Three-dimensional printing has over the years grown out of the initial rapid prototyping apps to become a well-developed manufacturing process, known in the market as additive manufacturing. It is being used to produce a wide range of products, from jet engine parts and dental implants. Essentially, it was just a matter of time before 3D printing was adopted by the construction industry.
3D printing is not just for the little things, big construction companies are now using patent-pending Three-dimensional technology known as the Autonomous Robotic Construction System To Print Houses.
Essentially, 3D printed houses are constructed by depositing materials in a structured manner. A paste-like concrete mix is extruded through the nozzle, which is guided by the massive gantry, creating the walls from the ground.
Although it does not sound complex at first, it’s not. However, the impact of such construction processes is quite immense. Although it’s still in the early phases, it has shown very promising results and has quickly caught media attention.
How 3D Construction Works
The basics behind printing 3D homes is almost identical to that which 3D printers use when creating other products. Through the utilization of the computer numerical control, a huge concrete extrusion machine cautiously follow the paths designed for exterior or interior walls, depositing a uniform layer of the semi-solid concrete that cures to build a strong structural frame. Every house is engineered meticulously to meet the building codes. The firm inputs the home architectural plans in their computer and then mix and fees concrete in the extrusion machine.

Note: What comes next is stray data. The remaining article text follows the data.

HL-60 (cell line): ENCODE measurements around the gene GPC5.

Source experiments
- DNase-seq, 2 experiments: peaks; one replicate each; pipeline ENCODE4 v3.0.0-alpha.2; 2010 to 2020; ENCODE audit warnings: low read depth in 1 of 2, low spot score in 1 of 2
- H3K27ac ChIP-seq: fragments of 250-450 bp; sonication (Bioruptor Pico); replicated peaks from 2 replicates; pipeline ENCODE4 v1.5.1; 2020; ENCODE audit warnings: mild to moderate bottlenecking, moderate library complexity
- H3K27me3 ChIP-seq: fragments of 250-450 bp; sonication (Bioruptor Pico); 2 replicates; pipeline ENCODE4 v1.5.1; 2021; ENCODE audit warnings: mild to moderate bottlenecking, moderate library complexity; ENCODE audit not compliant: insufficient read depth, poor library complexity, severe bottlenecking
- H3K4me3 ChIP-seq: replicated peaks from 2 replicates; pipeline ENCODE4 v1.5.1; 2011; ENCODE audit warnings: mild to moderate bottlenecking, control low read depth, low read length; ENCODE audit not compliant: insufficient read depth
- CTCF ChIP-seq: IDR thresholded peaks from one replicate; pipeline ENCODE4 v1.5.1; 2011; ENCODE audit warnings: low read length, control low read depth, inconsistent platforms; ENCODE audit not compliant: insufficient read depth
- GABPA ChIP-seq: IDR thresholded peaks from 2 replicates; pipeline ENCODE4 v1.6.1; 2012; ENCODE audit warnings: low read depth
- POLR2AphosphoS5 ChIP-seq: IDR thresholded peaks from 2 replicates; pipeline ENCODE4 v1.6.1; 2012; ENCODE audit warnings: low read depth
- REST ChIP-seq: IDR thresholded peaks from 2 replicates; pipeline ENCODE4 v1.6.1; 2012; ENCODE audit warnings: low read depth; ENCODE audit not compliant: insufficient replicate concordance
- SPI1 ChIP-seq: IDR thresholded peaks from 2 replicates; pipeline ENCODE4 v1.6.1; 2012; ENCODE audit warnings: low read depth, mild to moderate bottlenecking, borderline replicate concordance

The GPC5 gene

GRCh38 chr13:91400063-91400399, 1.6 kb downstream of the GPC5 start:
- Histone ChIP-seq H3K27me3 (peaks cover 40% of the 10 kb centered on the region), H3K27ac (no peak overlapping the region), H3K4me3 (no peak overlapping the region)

What’s included in 3D Printing?
A three-dimensional printed house can be compared to other kinds of concrete frame homes, including those that have been built from the precast concrete blocks and those where exterior walls are formed and then poured with the wet concrete. However, the completed home isn’t completely 3D printed. As mentioned earlier, the concrete extrusion machine creates the exterior and interior walls and in few cases, it might also form the foundation.
After the walls are finished, the traditional framing will take over to build the rafter roof system or truss, add windows and doors, HVAC runs, plumbing, wiring, and shingles, and then finish the interior finish (fixtures, flooring, wall covering, and cabinet) that make the house a complete home.
While it’s one of the most vibrant building materials out there, concrete isn’t costly, so the materials required to build the concrete house would be cheaper. However, the most significant savings come in minimal labor charges. For the traditional house, labor costs range from 30% – 50% of the overall cost of the house.
Building a house in the traditional style is a dusty and noisy endeavor that requires cutting down of trees to harvest the timber necessary to frame the roof, floors, and walls. It’s an undisputed fact that a 3D printed house is more environmentally friendly since it saves trees.
Cowan, M. (2018, July 5). The world’s First Family to live in a 3D-printed home. BBC News. https://www.bbc.com/news/technology-44709534
Biron, C. L. (2021, February 15). FEATURE-3D-printed homes build hope for U.S. affordable housing. U.S. https://www.reuters.com/article/usa-homes-tech-idUSL8N2KL3UU
Williams, D. (2021, March 18). The first 3D-printed housing community in the US is being built in the California desert. CNN. https://edition.cnn.com/2021/03/18/business/california-3d-printed-neighborhood-trnd/index.html